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Stillwater Elementary exhibits a space shuttle tile, and inspires new programs in science, technology and robotics

  • Written by Leanne Christensen, RSD

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The space shuttle tile team leaders at SWE: L to R – SWE librarian Mary Roberts, parent volunteer Lloyd McCracken and PTSA science docent/LRC volunteer Pam Deming. Courtesy photo
In March of 2012, Stillwater Elementary parent Lloyd McCracken not only helped SWE librarian Mary Roberts acquire a NASA space shuttle thermal protection tile, he also built a display case to hold the inspiring 1/72 scale model (which he also built) of the space shuttle Discovery.

Mr. McCracken, a strong advocate for the STEM (Science, Technology, Engineering and Mathematics) educational program, has been a regular volunteer at Stillwater.

He is passionate about each and every facet of the educational process and has  been an impressive addition to the SWE PTSA Science Docent program.

The authentic space shuttle tile was released by NASA to Stillwater Elementary on permanent loan, and was originally unveiled at Stillwater’s annual math night event, with the hope of inspiring students this year and  for many years to come.

Roberts explains, “We ask our students to think of the space shuttle orbiter as a big puzzle with each of the heat shield tiles a puzzle piece.  Each thermal protection system tile is assigned a serial number identifying where on the orbiters they are to be installed, explaining to them that each tile is individually made to fit a specific location.”

Mr. McCracken is very excited about this program and has extended an invitation to all Riverview schools to apply for a NASA space shuttle tile. His aim is to encourage and inspire more students to improve the content knowledge in science, technology, engineering and math. He says, “With these programs we hope to create a strong emphasis in learning environments hands- on, experiential, inquiry based and learner-centered student experiences including engineering design processes, and to support teachers and students to experience the thrill of exploration and learning of STEM.”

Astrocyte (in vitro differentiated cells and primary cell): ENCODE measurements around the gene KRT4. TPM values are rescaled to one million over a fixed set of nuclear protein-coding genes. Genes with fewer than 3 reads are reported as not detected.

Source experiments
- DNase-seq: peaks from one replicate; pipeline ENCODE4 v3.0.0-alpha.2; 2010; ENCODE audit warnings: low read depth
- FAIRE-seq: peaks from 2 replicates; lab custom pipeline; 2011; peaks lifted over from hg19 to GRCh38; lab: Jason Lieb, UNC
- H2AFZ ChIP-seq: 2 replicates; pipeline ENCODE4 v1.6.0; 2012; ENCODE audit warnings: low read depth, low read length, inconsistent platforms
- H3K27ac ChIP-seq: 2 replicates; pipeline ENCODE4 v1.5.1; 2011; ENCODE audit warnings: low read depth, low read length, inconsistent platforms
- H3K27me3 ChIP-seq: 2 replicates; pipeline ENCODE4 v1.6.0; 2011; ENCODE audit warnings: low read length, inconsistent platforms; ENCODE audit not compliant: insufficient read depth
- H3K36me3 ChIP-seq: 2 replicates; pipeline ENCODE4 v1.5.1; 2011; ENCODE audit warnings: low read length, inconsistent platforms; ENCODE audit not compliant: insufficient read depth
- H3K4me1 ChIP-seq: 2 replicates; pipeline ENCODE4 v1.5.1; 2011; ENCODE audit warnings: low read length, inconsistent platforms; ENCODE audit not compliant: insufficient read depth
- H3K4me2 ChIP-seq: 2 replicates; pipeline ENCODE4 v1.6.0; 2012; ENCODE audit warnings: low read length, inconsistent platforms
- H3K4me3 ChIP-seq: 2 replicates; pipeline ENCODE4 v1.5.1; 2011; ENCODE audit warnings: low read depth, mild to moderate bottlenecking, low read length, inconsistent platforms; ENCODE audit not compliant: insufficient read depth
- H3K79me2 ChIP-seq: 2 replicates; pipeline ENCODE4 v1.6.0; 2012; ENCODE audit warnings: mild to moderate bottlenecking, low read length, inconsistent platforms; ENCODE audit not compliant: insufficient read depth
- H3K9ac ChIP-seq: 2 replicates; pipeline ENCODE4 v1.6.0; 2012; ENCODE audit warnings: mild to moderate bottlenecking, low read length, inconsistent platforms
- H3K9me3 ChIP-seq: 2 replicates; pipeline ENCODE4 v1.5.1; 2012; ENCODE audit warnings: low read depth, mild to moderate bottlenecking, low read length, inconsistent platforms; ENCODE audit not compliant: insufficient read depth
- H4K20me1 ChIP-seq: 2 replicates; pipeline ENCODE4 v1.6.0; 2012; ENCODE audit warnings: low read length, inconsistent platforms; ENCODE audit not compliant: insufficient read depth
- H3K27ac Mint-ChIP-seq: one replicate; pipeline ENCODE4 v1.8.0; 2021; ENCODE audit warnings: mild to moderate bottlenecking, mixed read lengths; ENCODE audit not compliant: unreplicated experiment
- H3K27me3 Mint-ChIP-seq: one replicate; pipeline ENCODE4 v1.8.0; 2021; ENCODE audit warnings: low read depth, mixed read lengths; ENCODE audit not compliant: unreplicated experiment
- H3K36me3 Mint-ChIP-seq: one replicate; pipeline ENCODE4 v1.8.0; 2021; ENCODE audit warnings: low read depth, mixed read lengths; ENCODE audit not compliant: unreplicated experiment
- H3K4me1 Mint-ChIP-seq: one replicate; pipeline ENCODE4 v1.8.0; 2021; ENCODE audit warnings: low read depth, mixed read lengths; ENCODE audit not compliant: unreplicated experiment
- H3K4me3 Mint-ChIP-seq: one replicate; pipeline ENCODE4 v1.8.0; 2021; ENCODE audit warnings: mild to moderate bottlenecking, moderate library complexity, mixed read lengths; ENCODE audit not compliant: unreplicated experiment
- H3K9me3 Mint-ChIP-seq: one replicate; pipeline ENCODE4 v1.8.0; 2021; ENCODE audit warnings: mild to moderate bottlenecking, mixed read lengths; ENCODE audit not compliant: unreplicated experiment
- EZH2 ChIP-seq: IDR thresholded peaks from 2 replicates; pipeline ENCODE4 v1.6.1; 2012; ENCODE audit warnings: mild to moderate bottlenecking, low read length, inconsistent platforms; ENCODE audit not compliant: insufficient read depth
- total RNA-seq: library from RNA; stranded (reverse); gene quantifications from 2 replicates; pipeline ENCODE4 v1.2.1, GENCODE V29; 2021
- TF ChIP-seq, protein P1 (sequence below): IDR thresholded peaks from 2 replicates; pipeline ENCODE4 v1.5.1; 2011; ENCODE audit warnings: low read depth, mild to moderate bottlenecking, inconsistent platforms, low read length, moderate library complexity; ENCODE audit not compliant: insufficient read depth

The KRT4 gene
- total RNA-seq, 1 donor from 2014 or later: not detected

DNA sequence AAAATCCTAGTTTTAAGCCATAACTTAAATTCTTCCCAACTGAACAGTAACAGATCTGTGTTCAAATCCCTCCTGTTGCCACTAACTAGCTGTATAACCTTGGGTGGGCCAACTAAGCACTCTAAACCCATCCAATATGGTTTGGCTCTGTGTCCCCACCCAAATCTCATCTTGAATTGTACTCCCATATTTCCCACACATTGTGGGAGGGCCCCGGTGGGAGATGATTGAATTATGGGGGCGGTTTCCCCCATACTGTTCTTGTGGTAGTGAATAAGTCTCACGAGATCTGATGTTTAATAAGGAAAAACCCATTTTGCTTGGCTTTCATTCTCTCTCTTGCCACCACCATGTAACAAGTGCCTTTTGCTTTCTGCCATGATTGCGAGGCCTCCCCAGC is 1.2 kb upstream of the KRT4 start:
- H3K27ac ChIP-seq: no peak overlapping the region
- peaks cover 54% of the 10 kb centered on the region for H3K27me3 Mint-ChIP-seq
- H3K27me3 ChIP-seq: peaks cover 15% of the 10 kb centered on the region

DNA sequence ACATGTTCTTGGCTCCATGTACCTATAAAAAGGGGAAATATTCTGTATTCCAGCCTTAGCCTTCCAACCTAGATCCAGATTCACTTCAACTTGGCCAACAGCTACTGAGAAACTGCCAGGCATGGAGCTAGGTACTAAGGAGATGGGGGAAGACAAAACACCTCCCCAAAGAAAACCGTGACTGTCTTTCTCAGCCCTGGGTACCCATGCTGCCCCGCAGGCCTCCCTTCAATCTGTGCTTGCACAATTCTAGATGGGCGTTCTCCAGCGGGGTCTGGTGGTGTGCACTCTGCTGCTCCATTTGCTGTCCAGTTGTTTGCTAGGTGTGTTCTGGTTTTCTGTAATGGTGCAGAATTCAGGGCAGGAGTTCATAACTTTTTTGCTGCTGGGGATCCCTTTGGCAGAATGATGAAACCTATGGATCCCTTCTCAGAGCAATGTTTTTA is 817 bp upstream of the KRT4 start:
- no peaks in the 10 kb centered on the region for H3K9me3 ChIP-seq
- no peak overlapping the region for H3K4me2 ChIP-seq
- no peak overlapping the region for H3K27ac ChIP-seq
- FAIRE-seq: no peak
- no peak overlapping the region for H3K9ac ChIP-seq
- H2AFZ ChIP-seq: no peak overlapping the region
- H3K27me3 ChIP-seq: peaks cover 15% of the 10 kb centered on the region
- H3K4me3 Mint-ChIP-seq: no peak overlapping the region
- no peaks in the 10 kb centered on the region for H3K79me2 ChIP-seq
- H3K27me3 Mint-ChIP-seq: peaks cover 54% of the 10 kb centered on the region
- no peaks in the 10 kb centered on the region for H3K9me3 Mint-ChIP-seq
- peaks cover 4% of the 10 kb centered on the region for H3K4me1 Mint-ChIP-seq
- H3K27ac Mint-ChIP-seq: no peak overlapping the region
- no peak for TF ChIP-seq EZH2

He continues, “I got the idea of creating a focus on aerospace themes with the goal of getting the kids interested in how things work with the shuttle model as a focal point. I also purchased a book for the library on the shuttle and Apollo Lunar Lander in an effort to create a core for them to build from. The shuttle thermal tile is the main anchor for this effort.”

Lloyd’s already imposing volunteer journey at Stillwater was reinforced when he found himself helping a student (who was not a strong/interested reader) in the library. After talking with the student Lloyd learned of the student’s passion for World War II stories, so he sought to find books on this subject, brought them in and began reading them with the student during his volunteer times in the library. Lloyd was delighted to see the new-found joy and passion for reading exhibited by the student. It is not surprising that Lloyd was this year’s recipient of the SWE PTSA “Heart of the Hawk” volunteer award. His inspiring volunteer efforts have made a significant impact on not only the students, but on parents and staff as well.

The space shuttle tile program is just one of many passionate scientific efforts that Lloyd is involved in.  He also has plans to use “Robotix” kits as a way of introducing concepts of engineering for “purpose” to Stillwater students.

The intention is to expose students to the latest events happening in science/space news, Lloyd shares this example: “SpaceX automated Dragon capsule that was launched then docked with the ISS using the station’s robotic arm to capture it, Dragon then returned to earth with more cargo than it delivered to the space station. Also, classes were introduced to the Mars Curiosity Rover, that is currently in transit to Mars and will be landing in August!”

Both of these programs were followed up with a “build it” phase, in which Mr. McCracken guided the classes in reproducing the vehicles/rockets and space station with the Robotix Modular Construction System. He continued, “The students were very intrigued with this process and wanted to build more!”

A goal for future science programs at Stillwater is to create a STEM club.Lloyd explains, “This would be similar to the current special interest groups that are addressing student interests and current events in science and technology.  The club would have a focus on the “hands on” approach, introducing STEM concepts and allowing the kids to finish a thought or idea and see it through with continued guidance and encouragement.”

Mr. McCracken and the space tile program have been so overwhelmingly received that he has shared the details of this program with other staff members in Riverview. To date Tolt Middle School has received their shuttle tile, Cedarcrest High School has received theirs, and Cherry Valley Elementary is in the process of requesting theirs as well!

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